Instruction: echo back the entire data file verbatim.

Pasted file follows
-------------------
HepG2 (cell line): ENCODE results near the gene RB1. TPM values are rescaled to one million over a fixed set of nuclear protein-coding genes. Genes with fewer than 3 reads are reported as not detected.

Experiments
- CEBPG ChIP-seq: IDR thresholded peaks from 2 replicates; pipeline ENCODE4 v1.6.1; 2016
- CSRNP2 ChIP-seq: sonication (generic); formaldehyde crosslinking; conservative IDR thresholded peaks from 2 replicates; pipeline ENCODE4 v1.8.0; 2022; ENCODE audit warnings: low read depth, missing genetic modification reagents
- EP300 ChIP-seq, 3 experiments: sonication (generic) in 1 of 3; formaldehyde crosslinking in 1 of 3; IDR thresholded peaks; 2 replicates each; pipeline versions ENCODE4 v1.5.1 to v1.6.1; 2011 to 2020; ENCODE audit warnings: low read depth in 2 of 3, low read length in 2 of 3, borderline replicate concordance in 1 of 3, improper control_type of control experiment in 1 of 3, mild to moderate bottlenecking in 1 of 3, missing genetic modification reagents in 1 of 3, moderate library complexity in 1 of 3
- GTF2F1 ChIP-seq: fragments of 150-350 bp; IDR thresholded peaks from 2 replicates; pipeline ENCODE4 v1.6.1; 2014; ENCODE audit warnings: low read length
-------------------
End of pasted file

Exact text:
HepG2 (cell line): ENCODE results near the gene RB1. TPM values are rescaled to one million over a fixed set of nuclear protein-coding genes. Genes with fewer than 3 reads are reported as not detected.

Experiments
- CEBPG ChIP-seq: IDR thresholded peaks from 2 replicates; pipeline ENCODE4 v1.6.1; 2016
- CSRNP2 ChIP-seq: sonication (generic); formaldehyde crosslinking; conservative IDR thresholded peaks from 2 replicates; pipeline ENCODE4 v1.8.0; 2022; ENCODE audit warnings: low read depth, missing genetic modification reagents
- EP300 ChIP-seq, 3 experiments: sonication (generic) in 1 of 3; formaldehyde crosslinking in 1 of 3; IDR thresholded peaks; 2 replicates each; pipeline versions ENCODE4 v1.5.1 to v1.6.1; 2011 to 2020; ENCODE audit warnings: low read depth in 2 of 3, low read length in 2 of 3, borderline replicate concordance in 1 of 3, improper control_type of control experiment in 1 of 3, mild to moderate bottlenecking in 1 of 3, missing genetic modification reagents in 1 of 3, moderate library complexity in 1 of 3
- GTF2F1 ChIP-seq: fragments of 150-350 bp; IDR thresholded peaks from 2 replicates; pipeline ENCODE4 v1.6.1; 2014; ENCODE audit warnings: low read length